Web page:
On natural theology

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R. Carter, 1840
 

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Page 248 - And God created great whales, and every living creature that moveth, which the waters brought forth abundantly after their kind, and every winged fowl after his kind : and God saw that it was good. And God blessed them, saying, Be fruitful and multiply, and fill the waters in the seas, and let fowl multiply in the earth.
Page 253 - And God said, Let there be lights in the firmament of the heaven to divide the day from the night; and let them be for signs, and for seasons, and for days, and years: And let them be for lights in the firmament of the heaven to give light upon the earth: and it was so.
Page 129 - When two species of objects have always been observed to be conjoined together, I can infer, by custom, the existence of one wherever I see the existence of the other; and this I call an argument from experience. But how this argument can have place where the objects, as in the present case, are single, individual, without parallel or specific resemblance, may be difficult to explain. And will any man tell me with a...
Page 248 - And God made the beast of the earth after his kind, and cattle after their kind, and every thing that creepeth upon the earth after his kind : and God saw that it was good.
Page 130 - And will any man tell me with a serious countenance, that an orderly universe must arise from some thought and art like the human, because we have experience of it ? To ascertain this reasoning, it were requisite that we had experience of the origin of worlds ; and it is not sufficient, surely, that we have seen ships and cities arise from human art and contrivance.
Page 53 - ... nee erit alia lex Romae, alia Athenis, alia nunc, alia posthac, sed et omnes gentes et omni tempore una lex et sempiterna et immutabilis continebit, unusque erit communis quasi magister et imperator omnium deus, ille legis huius inventor, disceptator, lator; cui qui non parebit, ipse se fugiet ac naturam hominis aspernatus hoc ipso luet maximas poenas, etiamsi cetera supplicia, quae putantur, effugerit...
Page 226 - For it became Him who created them to set them in order. And if He did so, it is unphilosophical to seek for any other origin of the world, or to pretend that it might arise out of a chaos by the mere laws of Nature; though being once formed, it may continue by those laws for many ages.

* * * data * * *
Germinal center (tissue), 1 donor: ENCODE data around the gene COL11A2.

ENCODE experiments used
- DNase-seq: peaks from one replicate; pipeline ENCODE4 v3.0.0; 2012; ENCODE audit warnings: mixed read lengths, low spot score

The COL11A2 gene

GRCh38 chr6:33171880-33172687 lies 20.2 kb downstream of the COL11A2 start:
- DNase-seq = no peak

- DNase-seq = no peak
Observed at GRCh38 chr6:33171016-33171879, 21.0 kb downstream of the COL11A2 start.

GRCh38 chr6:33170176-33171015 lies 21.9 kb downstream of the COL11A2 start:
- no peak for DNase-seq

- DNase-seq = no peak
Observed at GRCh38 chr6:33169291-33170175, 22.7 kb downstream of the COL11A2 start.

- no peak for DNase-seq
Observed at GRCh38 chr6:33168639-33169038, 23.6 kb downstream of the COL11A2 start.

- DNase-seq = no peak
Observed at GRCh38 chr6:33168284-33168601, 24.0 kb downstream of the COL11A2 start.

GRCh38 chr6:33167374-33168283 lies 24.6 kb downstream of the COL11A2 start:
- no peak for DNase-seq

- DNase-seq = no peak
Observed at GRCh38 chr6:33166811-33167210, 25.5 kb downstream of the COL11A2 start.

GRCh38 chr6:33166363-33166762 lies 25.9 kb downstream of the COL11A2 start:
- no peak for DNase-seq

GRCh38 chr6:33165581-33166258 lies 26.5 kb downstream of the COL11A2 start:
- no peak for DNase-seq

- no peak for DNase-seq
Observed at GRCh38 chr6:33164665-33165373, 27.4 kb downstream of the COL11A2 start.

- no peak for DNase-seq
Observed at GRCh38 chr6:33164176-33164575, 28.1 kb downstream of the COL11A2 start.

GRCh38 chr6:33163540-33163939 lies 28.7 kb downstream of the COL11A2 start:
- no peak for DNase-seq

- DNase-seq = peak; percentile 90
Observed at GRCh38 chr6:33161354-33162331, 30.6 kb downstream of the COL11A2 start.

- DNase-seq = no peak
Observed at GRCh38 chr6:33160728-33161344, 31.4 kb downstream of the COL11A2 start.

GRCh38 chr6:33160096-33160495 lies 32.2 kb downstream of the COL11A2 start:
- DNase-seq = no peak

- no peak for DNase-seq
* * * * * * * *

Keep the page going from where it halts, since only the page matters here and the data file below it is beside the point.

Page 354 - The two are distinct of themselves ; but the contingent union of them, in the case of every virtuous affection, gives a multiple force to the conclusion, that God is the lover, and, because so, the patron or the rewarder of virtue. He hath so constituted our nature, that, in the very flow and exercise of the good affections, there shall be the oil of gladness. There is instant delight in the first conception of benevolence. There is sustained delight in its continued exercise. There is consummated...
Page 62 - The wonder, then, turns on the great process, by which a man could grow to the immense intelligence that can know that there is no God. What ages and what lights are requisite for THIS attainment ! This intelligence involves the very attributes of Divinity, while a God is denied: for unless this man is omnipresent, unless he is at this moment in every place in the universe, he cannot know but there...
Page 321 - Thus, that principle by which we survey, and either approve or disapprove our own heart, temper, and actions, is not only to be considered as what is in its turn to have some influence ; which may be said of every passion, of the lowest appetites : but likewise as being superior ; as from its very nature manifestly claiming superiority over all others ; insomuch that you cannot form a notion of this faculty, conscience, without taking in judgment...

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